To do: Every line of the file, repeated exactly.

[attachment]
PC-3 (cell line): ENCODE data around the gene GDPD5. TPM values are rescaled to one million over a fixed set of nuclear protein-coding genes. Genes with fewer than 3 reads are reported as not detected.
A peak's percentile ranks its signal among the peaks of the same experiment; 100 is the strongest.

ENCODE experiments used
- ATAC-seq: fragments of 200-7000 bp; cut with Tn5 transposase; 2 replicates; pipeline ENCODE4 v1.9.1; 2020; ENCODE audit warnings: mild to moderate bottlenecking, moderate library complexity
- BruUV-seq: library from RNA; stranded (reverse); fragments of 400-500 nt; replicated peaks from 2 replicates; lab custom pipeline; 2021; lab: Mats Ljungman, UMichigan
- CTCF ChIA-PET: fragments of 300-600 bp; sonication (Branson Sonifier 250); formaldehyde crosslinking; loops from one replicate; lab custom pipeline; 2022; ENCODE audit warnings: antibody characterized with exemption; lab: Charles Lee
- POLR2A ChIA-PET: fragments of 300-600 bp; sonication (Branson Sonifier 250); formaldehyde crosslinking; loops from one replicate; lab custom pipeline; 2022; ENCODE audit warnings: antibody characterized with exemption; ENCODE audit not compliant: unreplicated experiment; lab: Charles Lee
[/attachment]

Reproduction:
PC-3 (cell line): ENCODE data around the gene GDPD5. TPM values are rescaled to one million over a fixed set of nuclear protein-coding genes. Genes with fewer than 3 reads are reported as not detected.
A peak's percentile ranks its signal among the peaks of the same experiment; 100 is the strongest.

ENCODE experiments used
- ATAC-seq: fragments of 200-7000 bp; cut with Tn5 transposase; 2 replicates; pipeline ENCODE4 v1.9.1; 2020; ENCODE audit warnings: mild to moderate bottlenecking, moderate library complexity
- BruUV-seq: library from RNA; stranded (reverse); fragments of 400-500 nt; replicated peaks from 2 replicates; lab custom pipeline; 2021; lab: Mats Ljungman, UMichigan
- CTCF ChIA-PET: fragments of 300-600 bp; sonication (Branson Sonifier 250); formaldehyde crosslinking; loops from one replicate; lab custom pipeline; 2022; ENCODE audit warnings: antibody characterized with exemption; lab: Charles Lee
- POLR2A ChIA-PET: fragments of 300-600 bp; sonication (Branson Sonifier 250); formaldehyde crosslinking; loops from one replicate; lab custom pipeline; 2022; ENCODE audit warnings: antibody characterized with exemption; ENCODE audit not compliant: unreplicated experiment; lab: Charles Lee